Todd Solondz is the master of suburban angst, but for me his films run hot and cold. When he’s hot, as in the recent Life During Wartime, he has an uncanny ability to find both absurdist comedy and poignant drama in the vicissitudes of everyday characters. When he’s cold, as in Palindromes, he can be positively off-putting. Dark Horse falls somewhere in between, which is frustrating because the movie shows so much promise.
New York-based actor Jordan Gelber, who appeared in the original Broadway cast of Avenue Q, seems to be channeling Jackie Gleason (or perhaps Kevin James) as a blustery, overweight 30-something loser who still lives with his parents and blames them—and his successful brother—for all of his self-inflicted problems. He foists himself on a mousy and unsuspecting Selma Blair, who (surprisingly) responds to his advances, in a tentative way. But this one, lone victory can’t counteract the steadily mounting losses he chalks up, day after day, screwing up on the job (in his father’s real estate office) and being unable to complete even a simple transaction like returning a scratched action figure to Toys "R" Us.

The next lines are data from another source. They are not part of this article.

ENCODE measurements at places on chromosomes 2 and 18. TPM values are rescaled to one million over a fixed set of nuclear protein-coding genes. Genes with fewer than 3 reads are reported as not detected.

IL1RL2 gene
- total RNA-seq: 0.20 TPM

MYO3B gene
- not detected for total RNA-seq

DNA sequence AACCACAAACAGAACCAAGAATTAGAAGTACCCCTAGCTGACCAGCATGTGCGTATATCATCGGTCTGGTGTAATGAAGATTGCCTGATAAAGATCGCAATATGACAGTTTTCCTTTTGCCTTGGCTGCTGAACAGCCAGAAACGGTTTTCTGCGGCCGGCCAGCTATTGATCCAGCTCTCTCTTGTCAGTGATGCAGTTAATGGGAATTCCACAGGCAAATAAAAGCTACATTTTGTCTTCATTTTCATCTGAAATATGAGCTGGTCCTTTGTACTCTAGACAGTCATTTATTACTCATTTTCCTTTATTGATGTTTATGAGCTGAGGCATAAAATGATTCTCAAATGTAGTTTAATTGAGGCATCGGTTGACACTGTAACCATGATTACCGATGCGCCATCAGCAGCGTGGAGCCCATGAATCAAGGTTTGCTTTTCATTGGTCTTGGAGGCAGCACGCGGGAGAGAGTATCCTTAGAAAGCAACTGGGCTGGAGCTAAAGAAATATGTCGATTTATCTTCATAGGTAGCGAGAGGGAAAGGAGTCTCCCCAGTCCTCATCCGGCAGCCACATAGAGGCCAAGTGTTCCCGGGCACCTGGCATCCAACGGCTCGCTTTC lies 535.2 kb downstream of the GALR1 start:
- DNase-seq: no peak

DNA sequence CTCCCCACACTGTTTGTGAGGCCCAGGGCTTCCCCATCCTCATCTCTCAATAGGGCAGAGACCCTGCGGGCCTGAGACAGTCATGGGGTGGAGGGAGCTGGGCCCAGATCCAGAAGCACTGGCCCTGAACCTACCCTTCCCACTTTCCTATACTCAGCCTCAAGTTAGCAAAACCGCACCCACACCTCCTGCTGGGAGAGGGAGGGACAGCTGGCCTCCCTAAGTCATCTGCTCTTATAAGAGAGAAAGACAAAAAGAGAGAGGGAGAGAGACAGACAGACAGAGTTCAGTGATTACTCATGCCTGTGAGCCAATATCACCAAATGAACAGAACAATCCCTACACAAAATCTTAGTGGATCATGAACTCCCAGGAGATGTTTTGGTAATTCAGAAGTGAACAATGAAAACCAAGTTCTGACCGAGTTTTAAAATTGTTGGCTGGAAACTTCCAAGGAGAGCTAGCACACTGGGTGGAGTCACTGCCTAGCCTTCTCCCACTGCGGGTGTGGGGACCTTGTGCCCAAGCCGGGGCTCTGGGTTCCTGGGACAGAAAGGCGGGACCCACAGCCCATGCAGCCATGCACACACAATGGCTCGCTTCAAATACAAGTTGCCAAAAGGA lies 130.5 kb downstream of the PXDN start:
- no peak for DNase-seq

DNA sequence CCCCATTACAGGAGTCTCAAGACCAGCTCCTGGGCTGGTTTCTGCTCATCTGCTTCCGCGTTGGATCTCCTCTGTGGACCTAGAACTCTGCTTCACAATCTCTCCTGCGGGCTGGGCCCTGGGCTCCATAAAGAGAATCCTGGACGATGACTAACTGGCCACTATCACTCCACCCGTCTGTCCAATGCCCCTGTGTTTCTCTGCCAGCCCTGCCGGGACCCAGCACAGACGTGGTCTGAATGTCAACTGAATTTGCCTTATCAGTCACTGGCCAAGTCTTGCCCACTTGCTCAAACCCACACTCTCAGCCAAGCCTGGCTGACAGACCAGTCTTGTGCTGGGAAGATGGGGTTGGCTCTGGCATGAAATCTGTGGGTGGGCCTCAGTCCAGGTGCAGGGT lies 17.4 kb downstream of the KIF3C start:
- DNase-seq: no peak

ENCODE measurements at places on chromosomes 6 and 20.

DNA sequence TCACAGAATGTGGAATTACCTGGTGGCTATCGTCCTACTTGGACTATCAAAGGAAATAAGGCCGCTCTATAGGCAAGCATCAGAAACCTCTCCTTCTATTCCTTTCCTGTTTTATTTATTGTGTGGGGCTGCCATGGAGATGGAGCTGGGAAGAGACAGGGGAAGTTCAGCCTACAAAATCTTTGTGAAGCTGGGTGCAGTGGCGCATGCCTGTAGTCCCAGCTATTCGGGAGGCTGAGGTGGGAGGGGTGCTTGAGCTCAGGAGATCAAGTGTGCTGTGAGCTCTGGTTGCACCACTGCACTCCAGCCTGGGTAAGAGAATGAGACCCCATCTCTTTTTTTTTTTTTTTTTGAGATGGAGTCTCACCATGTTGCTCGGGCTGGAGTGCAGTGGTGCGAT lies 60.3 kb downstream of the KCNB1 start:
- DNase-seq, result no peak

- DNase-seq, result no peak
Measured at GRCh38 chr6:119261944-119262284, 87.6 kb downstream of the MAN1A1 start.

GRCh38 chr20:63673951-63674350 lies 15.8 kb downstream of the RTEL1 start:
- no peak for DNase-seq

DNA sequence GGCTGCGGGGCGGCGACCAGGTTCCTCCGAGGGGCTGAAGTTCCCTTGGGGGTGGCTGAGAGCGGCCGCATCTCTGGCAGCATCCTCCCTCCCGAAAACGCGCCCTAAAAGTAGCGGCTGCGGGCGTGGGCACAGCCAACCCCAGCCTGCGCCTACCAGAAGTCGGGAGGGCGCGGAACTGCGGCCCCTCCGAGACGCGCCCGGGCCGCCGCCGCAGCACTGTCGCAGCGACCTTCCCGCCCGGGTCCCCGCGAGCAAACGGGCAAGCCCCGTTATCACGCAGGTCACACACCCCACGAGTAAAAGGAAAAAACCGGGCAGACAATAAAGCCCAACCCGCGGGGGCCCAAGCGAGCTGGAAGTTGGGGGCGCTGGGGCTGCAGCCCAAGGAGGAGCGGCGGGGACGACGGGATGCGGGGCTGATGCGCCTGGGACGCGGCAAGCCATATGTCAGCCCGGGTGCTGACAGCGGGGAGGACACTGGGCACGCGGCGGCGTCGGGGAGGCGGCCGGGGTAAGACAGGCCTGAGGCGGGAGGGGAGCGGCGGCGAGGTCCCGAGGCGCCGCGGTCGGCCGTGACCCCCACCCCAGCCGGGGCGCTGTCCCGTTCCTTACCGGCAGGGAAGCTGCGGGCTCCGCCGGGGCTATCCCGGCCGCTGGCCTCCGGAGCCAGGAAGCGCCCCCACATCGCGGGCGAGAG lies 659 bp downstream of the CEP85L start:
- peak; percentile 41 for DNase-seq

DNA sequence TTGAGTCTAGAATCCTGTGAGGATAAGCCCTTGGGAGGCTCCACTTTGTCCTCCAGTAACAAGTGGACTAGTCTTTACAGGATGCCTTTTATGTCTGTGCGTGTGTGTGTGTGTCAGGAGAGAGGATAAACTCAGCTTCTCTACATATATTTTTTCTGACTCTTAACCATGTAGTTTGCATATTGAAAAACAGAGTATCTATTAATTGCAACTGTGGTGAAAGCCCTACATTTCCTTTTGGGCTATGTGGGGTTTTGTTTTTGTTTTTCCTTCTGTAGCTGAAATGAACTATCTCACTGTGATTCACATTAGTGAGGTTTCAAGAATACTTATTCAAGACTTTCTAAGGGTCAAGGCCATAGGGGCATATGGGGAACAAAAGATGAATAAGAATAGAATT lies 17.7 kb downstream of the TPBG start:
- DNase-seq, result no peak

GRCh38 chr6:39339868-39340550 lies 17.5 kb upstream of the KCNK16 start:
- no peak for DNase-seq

Gelber’s character traits as an overgrown adolescent are recognizable, but that doesn’t make him any easier to root for. The one person who cares about him, a drab secretary in his father’s office (Donna Murphy), becomes a fantasy figure in an increasingly odd and elaborate series of dreams and/or hallucinations.
Yes, I said dreams and/or hallucinations, because that’s the direction this movie takes. Solondz never explains what’s real and what’s in Gelber’s imagination, so he keeps us off-balance and doesn’t provide resolution—for his protagonist or for us in the audience.
I don’t insist that a filmmaker spell everything out; in fact, I usually like some degree of ambiguity and shades of gray. But Dark Horse left me flustered because I invested in the truthful portrayal of these people—so well played by Gelber, Blair, Murphy, and as Gelber’s parents, Christopher Walken and Mia Farrow—and I feel as if he pulled the rug out.
If you like Todd Solondz’s work, Dark Horse is still worth seeing…but you may not be able to make complete sense of what you’ve seen.